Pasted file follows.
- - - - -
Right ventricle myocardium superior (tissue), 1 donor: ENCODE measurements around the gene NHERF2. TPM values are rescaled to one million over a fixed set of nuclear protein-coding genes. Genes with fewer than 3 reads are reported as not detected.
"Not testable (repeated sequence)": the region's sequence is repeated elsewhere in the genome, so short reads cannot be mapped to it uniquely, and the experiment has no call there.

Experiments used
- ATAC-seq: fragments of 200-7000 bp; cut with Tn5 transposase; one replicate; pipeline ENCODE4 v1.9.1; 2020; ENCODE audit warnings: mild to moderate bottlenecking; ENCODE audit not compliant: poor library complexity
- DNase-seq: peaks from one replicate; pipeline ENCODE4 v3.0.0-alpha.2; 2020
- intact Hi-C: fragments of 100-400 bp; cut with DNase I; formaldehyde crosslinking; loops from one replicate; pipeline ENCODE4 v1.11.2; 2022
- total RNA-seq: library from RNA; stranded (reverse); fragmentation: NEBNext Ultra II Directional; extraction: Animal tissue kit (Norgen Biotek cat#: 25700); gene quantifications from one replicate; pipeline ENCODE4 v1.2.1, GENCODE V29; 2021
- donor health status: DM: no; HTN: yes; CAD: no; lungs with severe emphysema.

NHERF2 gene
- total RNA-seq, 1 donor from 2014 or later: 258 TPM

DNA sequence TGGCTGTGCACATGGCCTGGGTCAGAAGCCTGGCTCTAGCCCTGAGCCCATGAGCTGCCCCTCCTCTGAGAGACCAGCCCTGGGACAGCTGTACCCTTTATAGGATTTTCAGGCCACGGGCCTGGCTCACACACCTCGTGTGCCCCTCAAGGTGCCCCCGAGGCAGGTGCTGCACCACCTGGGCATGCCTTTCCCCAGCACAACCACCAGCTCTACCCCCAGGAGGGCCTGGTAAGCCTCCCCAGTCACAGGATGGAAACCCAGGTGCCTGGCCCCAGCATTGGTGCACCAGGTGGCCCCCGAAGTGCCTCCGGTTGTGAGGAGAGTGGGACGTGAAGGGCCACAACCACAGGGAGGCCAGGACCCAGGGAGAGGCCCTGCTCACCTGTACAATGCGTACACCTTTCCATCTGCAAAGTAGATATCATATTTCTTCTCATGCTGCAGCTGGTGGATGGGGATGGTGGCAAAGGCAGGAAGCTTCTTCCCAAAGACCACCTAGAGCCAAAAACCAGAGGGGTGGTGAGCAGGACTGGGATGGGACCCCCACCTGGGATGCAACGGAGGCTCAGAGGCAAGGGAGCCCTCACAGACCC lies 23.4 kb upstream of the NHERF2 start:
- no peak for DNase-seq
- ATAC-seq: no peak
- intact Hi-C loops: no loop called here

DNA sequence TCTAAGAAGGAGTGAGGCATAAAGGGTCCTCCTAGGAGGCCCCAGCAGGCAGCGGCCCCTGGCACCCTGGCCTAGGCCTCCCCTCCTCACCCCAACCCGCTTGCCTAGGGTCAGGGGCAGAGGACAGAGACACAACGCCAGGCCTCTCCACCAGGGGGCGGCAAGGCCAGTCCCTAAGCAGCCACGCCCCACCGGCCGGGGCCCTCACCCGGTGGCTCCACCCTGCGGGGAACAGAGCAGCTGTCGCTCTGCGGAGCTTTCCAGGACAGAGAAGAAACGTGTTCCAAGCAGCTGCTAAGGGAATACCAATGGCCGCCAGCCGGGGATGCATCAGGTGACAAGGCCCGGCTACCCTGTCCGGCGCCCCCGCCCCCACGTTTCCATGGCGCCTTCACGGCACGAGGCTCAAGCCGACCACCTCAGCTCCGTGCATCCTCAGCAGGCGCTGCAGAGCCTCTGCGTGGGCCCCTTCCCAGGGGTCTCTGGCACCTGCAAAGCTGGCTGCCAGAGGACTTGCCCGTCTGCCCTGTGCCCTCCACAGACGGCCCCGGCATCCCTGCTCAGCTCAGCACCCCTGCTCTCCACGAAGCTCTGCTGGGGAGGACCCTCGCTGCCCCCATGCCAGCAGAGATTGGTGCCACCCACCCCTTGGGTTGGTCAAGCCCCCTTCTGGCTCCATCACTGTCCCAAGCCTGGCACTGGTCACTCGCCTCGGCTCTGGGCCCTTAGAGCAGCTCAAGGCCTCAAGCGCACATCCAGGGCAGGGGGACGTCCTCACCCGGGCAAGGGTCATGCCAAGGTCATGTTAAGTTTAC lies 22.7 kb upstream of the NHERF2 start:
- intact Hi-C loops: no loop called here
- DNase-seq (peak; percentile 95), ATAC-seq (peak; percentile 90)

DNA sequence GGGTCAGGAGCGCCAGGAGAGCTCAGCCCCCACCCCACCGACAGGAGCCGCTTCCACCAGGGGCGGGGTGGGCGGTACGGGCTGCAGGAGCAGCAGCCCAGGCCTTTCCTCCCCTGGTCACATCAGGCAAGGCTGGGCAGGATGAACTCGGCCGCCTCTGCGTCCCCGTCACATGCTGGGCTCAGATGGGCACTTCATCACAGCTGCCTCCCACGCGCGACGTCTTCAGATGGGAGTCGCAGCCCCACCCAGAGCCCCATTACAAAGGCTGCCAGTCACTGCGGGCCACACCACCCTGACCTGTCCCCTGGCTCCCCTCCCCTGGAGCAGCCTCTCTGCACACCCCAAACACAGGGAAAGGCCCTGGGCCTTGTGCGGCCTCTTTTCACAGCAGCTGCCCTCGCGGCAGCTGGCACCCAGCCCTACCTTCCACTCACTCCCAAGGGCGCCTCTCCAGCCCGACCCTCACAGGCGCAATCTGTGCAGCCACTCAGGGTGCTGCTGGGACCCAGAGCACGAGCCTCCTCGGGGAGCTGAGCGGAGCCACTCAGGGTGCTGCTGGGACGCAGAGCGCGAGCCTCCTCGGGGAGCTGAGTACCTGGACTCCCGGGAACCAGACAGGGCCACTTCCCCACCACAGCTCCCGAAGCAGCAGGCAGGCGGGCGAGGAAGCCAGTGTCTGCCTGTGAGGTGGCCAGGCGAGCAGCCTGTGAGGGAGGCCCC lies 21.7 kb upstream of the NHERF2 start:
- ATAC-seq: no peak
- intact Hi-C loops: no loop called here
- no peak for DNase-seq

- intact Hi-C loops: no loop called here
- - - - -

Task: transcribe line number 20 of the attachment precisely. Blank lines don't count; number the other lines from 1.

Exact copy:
- intact Hi-C loops: no loop called here